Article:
The Ngintait, Latji Latji, and Nyeri Nyeri people have lived in the Murray river region for 20,000 years. Dr Jillian Garvey is an archaeologist working with the traditional owners to discover how human occupation and use of the landscape has changed over time.
Dr Jillian Garvey wants to break down the stale perception of archaeology as old men studying dead cultures. Archaeology in Australia is a study of a living and continuous culture and academics are working with traditional owners to rediscover the rich cultural heritage of their past and empower them for the future.
Jillian works in central and northwest Victoria in the Lake Boort region, Neds Corner Station and the nearby Murray-Sunset (Yanga Nowie) National Park, with the Ngintait and the First People of the Millewa Mallee Traditional Owners.
“We don’t really know how people have been living along the Murray for the last 20,000 years. The traditional owners want to know how their old people lived on Country. It is important to understand how people lived in the past, and how the environment and animals changed through time; this gives us insights into what might happen in the future,“ Jillian explains.
A rich cultural heritage
The Murray river valleys are rich in archaeological sites. Jillian studies them to understand the changes in the way resources like freshwater shellfish, animals and silcrete were harvested through the millennia. The importance of Jillian’s research has been recognised with ARC DECRA and Discovery grants as well as a prestigious Tracey Banivanua Mar Fellowship from la Trobe in 2020.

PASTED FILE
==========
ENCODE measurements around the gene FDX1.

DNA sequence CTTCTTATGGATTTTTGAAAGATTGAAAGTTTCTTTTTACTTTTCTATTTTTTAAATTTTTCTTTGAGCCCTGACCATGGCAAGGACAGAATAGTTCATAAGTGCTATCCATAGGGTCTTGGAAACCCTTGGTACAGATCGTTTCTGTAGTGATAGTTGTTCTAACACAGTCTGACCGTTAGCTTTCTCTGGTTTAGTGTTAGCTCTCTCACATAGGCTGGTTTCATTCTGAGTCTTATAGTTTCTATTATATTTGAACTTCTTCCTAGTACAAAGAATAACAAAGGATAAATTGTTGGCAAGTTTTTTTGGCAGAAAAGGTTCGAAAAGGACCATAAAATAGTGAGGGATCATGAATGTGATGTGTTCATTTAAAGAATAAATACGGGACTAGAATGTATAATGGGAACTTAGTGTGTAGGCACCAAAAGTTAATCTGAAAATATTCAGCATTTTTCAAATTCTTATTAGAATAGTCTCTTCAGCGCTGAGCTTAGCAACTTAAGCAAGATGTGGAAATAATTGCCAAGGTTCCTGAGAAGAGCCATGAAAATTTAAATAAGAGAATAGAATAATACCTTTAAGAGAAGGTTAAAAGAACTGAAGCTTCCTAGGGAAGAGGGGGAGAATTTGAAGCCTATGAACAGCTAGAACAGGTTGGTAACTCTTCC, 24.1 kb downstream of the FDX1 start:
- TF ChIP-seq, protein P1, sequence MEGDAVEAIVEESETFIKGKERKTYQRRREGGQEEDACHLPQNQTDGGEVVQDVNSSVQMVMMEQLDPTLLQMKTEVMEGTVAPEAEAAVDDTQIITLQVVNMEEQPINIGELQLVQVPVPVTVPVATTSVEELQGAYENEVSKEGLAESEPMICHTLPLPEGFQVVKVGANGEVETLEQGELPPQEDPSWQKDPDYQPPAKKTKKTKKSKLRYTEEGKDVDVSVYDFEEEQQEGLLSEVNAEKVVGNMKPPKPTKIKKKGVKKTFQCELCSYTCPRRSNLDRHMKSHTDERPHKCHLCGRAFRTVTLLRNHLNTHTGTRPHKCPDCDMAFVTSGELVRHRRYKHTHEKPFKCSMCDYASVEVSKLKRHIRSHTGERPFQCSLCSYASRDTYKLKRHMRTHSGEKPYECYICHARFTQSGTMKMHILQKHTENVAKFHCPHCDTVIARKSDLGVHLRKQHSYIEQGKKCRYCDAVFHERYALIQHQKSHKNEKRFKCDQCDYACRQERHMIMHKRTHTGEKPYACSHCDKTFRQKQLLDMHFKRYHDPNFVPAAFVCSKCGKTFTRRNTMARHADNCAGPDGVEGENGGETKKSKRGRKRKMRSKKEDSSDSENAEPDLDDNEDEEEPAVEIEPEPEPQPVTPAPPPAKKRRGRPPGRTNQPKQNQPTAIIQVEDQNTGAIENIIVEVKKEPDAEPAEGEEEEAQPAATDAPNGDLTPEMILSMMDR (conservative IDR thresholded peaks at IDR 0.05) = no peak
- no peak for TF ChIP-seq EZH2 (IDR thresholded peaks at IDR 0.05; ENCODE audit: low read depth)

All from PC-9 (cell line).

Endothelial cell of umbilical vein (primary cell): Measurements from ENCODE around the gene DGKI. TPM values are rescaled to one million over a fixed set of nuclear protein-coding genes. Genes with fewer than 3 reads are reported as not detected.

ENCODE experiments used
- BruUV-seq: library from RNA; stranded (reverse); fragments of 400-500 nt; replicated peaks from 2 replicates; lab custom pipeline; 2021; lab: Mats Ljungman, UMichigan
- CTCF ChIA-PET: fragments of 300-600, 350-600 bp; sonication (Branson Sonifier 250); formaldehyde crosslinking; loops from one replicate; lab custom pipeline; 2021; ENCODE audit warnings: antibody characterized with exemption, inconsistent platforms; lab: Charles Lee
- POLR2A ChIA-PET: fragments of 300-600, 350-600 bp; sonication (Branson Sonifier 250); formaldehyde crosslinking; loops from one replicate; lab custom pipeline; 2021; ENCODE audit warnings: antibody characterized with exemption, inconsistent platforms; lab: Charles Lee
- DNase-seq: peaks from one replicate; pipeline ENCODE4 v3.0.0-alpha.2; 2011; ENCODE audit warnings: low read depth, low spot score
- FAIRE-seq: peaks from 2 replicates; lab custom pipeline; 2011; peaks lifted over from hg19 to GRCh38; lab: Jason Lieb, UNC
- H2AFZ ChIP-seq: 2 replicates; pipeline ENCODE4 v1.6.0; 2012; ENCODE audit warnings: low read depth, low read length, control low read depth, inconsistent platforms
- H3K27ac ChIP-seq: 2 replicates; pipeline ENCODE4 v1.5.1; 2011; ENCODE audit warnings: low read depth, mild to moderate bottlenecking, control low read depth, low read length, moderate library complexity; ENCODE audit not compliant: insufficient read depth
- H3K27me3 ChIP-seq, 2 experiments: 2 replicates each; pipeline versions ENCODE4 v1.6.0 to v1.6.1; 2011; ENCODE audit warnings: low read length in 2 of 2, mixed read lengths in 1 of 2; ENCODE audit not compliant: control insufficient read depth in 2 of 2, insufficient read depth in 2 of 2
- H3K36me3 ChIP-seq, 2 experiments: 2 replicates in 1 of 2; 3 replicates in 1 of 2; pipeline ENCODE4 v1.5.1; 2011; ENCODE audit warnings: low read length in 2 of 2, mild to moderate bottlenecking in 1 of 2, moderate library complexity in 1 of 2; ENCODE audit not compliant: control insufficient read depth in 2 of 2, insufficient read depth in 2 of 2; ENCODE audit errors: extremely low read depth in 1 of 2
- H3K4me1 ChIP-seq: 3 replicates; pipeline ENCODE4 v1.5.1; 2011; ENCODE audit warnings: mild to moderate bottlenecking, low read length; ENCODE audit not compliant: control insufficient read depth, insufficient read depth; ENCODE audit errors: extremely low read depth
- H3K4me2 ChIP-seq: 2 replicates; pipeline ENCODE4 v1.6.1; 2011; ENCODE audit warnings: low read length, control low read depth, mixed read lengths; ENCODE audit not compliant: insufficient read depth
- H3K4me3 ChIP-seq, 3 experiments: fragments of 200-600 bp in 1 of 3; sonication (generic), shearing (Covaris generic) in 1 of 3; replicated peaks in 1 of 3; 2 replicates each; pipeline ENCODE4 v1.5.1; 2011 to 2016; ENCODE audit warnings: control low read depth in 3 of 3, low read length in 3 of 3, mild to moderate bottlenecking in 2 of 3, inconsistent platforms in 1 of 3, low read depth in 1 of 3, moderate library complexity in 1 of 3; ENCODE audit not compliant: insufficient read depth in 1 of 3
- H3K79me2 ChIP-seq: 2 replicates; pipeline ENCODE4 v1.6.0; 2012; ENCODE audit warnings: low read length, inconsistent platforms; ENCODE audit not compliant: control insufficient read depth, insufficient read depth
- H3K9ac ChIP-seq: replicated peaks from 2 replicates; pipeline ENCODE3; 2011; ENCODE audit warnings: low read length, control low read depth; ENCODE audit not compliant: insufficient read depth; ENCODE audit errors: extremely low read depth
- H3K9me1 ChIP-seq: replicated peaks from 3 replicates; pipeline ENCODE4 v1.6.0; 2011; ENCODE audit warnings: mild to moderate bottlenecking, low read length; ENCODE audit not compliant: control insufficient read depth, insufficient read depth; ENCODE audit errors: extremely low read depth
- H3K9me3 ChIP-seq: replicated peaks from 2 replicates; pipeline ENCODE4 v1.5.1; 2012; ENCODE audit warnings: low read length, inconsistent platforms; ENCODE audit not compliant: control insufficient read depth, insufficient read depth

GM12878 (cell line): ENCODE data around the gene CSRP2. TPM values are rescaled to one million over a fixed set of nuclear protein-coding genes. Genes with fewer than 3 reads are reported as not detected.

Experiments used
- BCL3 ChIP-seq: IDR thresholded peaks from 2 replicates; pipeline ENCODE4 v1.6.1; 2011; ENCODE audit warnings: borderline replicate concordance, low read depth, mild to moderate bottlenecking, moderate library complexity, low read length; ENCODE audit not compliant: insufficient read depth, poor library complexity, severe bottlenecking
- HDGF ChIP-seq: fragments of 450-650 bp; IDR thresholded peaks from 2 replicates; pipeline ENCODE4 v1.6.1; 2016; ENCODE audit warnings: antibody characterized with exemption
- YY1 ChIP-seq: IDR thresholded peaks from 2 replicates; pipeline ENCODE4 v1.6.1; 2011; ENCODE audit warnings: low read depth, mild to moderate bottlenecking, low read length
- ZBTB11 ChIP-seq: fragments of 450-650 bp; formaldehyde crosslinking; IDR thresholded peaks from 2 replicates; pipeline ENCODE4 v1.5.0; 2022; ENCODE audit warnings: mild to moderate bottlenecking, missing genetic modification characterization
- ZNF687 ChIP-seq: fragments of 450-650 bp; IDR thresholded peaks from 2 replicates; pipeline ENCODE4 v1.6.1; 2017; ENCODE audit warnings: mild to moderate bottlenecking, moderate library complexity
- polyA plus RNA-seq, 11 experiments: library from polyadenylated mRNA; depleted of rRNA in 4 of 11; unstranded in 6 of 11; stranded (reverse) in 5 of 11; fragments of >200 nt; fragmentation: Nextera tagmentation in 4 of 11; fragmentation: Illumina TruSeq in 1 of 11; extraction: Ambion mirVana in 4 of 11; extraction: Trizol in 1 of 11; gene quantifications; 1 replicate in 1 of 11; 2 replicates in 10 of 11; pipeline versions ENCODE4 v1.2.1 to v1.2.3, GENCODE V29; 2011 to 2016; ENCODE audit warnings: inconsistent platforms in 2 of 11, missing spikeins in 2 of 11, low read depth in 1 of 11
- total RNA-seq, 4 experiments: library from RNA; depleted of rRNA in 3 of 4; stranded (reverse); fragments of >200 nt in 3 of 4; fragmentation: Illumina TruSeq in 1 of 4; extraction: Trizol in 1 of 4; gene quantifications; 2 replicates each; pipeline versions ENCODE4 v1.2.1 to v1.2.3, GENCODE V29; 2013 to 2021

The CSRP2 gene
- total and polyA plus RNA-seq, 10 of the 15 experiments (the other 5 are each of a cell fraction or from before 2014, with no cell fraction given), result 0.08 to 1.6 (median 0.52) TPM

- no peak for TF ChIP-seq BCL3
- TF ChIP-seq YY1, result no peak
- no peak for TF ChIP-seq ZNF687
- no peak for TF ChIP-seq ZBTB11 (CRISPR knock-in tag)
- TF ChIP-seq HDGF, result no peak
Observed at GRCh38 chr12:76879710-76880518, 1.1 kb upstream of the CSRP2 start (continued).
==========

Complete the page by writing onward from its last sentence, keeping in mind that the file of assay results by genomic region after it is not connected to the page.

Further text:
One strand of Jillian’s work starts in an ancient silcrete quarry, the only place in Victoria where the local people mined the silcrete to make stone tools. Research is underway to track how widely the silcrete was traded across the country.
Becoming Custodians of Country
Neds Corner Station is in La Trobe Mildura campus country and Jillian is excited to be empowering a whole new generation of traditional owners to be custodians of their land.
Jillian teaches in the Certificate IV in Aboriginal Cultural Heritage Management, which trains traditional owners to work in the cultural heritage industry. This is a unique program offered by La Trobe in partnership with Aboriginal Victoria and boasts 170 graduates from the central and northwest Victorian communities.
“This is ongoing work and La Trobe are doing it right. This is an exciting space where we can work with traditional owners and raise awareness and increase understanding of the rich cultural heritage of Victoria. We are uncovering the past and laying an important foundation for the future.”
Want to learn more?
Read Jillian’s article on excavating shell middens along the Murray.